Archive for the ‘Movies’ Category

More reading materials

April 5, 2010

Will see if I can remember these all… no promises.

11. Dave Barry’s Money Secrets by, you guessed it, Dave Barry.

Every so often, I get an itch for a good Dave Barry book. They’re lightweight reading, generally a lot of fun, and just pleasant all around. “Money Secrets” can’t hold a candle to “Dave Barry Slept Here”, which is on the short list of books that ALWAYS crack me up. But it’s still a fun book. If you like Dave’s irreverent humor, you’ll dig it.

12. The Card by Michael O’Keefe and Terri Thompson

A confession here: I was a terrific baseball card nerd as a kid. I still have a few cards left over, but fortunately, I left the hobby at least mostly behind. This book talks about a particular card– a 1910 T-206 Honus Wagner card, which is apparently in the best condition of the few such cards in existence. This is the card that people have paid literally millions of dollars for now. The book goes on to look at the massive amounts of fraud and unethical card doctoring which occur in the hobby. The long and short of it is that cards aren’t worth much anymore unless they are professionally graded. But the grading companies appear to be somewhat crooked, and some people get around them. It’s an interesting story if you like to read about baseball cards and/or consumer fraud. If not, just skip on.

13. The Ultimate Book of Sports Movies by Ray Didinger and Glen Macnow.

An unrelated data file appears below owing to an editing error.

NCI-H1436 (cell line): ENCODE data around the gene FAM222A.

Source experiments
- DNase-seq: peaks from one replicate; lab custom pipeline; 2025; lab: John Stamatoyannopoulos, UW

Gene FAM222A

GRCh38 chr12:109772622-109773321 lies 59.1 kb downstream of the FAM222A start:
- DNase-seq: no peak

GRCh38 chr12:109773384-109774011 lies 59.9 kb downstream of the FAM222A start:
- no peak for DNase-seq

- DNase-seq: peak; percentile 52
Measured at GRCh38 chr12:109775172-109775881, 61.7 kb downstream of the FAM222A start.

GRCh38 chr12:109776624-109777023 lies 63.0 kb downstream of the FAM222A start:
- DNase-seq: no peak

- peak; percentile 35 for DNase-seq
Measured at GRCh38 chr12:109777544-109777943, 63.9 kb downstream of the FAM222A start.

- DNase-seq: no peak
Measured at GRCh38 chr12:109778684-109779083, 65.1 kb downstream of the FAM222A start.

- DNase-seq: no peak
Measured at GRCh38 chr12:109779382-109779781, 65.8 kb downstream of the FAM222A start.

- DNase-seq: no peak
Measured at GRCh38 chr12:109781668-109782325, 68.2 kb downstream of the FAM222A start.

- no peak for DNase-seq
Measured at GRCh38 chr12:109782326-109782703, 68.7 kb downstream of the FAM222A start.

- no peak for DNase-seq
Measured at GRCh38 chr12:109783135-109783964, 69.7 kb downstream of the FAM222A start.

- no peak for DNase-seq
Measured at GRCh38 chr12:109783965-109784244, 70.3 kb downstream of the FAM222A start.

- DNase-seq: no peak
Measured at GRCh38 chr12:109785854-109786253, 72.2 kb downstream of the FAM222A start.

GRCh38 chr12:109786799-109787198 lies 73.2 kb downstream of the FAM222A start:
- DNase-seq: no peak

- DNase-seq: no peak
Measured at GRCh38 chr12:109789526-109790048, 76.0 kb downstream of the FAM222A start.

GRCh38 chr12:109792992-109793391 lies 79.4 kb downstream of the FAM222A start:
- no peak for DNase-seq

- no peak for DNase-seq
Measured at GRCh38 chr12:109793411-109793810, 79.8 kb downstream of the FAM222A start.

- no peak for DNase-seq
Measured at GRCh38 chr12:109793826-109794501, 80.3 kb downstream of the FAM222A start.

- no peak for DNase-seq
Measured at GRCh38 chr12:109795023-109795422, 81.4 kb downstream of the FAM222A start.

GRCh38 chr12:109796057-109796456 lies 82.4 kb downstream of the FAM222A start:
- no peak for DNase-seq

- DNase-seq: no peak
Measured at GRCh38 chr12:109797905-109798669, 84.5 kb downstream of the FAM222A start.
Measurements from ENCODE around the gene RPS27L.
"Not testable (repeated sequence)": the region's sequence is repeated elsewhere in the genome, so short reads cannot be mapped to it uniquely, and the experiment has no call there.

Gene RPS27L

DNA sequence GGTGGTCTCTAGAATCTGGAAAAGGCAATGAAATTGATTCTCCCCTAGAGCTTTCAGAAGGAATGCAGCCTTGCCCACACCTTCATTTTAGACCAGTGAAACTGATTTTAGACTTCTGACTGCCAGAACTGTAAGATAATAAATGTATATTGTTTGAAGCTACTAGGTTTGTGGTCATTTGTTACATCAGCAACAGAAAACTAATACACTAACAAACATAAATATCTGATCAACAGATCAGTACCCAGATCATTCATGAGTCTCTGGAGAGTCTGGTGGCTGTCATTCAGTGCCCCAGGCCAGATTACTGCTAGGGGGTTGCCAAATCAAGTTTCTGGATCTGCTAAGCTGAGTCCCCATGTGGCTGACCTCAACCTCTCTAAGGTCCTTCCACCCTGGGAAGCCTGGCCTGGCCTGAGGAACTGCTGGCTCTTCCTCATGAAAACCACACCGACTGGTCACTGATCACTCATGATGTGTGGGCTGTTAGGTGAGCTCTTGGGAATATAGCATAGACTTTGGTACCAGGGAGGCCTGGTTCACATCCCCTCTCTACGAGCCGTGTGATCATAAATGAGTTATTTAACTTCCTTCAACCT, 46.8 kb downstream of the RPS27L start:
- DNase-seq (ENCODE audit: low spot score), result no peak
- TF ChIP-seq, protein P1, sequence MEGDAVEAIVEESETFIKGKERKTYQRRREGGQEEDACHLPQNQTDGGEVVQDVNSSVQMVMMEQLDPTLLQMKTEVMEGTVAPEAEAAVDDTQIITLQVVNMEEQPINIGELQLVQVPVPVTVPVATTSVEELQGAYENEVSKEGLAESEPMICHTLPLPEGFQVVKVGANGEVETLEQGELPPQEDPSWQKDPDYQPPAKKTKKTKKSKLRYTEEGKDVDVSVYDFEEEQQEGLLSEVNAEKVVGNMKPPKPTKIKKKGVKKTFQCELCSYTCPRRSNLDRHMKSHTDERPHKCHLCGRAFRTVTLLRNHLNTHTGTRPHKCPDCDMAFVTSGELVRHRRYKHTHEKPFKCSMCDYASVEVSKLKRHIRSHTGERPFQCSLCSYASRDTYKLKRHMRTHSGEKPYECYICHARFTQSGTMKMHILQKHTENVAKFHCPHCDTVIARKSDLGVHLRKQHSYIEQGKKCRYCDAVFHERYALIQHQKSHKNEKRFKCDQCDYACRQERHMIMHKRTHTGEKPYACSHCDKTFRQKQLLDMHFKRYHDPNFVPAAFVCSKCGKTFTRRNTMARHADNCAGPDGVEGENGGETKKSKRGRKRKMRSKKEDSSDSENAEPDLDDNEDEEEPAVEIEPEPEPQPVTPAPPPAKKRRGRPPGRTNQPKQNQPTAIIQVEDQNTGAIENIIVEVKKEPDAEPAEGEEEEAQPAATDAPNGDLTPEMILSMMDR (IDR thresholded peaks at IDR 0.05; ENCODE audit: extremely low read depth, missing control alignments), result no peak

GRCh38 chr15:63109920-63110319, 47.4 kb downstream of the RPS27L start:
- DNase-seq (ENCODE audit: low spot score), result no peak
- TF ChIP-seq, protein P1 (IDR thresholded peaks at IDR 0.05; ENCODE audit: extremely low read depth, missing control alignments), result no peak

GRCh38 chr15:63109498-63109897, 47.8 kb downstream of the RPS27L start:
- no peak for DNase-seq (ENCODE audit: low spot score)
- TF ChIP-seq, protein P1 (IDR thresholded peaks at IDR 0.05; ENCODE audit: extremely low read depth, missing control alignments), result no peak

Just what is says. This book ranks and discusses the top 100 sports movies. Think of your favorites– they’re all here, along with a few you’ve probably forgotten, a few you’ll wish you had forgotten, and a few that sound worth checking out. By way of a complaint, Rudy is WAAAAAY too low at 50-somethingeth. You don’t need to be a sports nerd to enjoy the book– but being a movie nerd probably would help.

14. Bluegrass by William Van Meter

Van Meter’s book is a chronicle of the murder, investigation and associated trial in the Katie Autry killing. Autry, a freshman student at my alma mater of Western Kentucky University, was raped, beaten, and set on fire in her dorm room. The book focuses on Autry and on the two suspects in her murder– Stephen Soules and Lucas Goodrum, one of whom is in prison for life, and one of whom walked free. Van Meter doesn’t unveil any novel theories of the crime, or even point fingers, so much as he raises possibilities, and writes of three young lives that intertwined in a hideous moment. I won’t say I enjoyed it, but it was a careful and thoughtful book, and is one worth reading.

Total Books: 13.7/50 (counting 1st book, which was mostly read in 2009, and two books in progress, mentioned below)
Total Pages:
Last count 3,770
Dave Barry– 240
The Card– 256
Sports Movies– 352
Bluegrass– 240
Two more in progress– one at 140 pages in, the other at 75.
TOTAL: 5,073

Pace needed to meet goals of 50 books/20,000 pages: 12.9 books/5,151 pages.

So there we are: almost a full book ahead, but still about 80 pages behind. One of the two in progress is a nice 600 plus page monster, which should help balance these out.

Stay tuned.


The Wrestler

January 26, 2009

Yesterday, the wife and I journeyed to Nashville to see “The Wrestler” on its opening weekend. While my review will be somewhat biased by the fact that I had to sit in the second row and proceeded to get more than a little motion sick (lots of hand-held cameras), I thought I’d provide some attempt at commentary. (I should give a spoiler alert here– don’t read if you don’t want to know).

Mickey Rourke stars as “Randy the Ram” Robinson, a washed-up former big shot pro wrestler. Randy now plays the small town circuit, slamming and bleeding for a modest sized room full of nostalgic fans, who remember who he was, rather than who he is. After one particularly gruesome match (and yes, this IS gruesome), Randy has a heart attack and is told that he can no longer wrestle.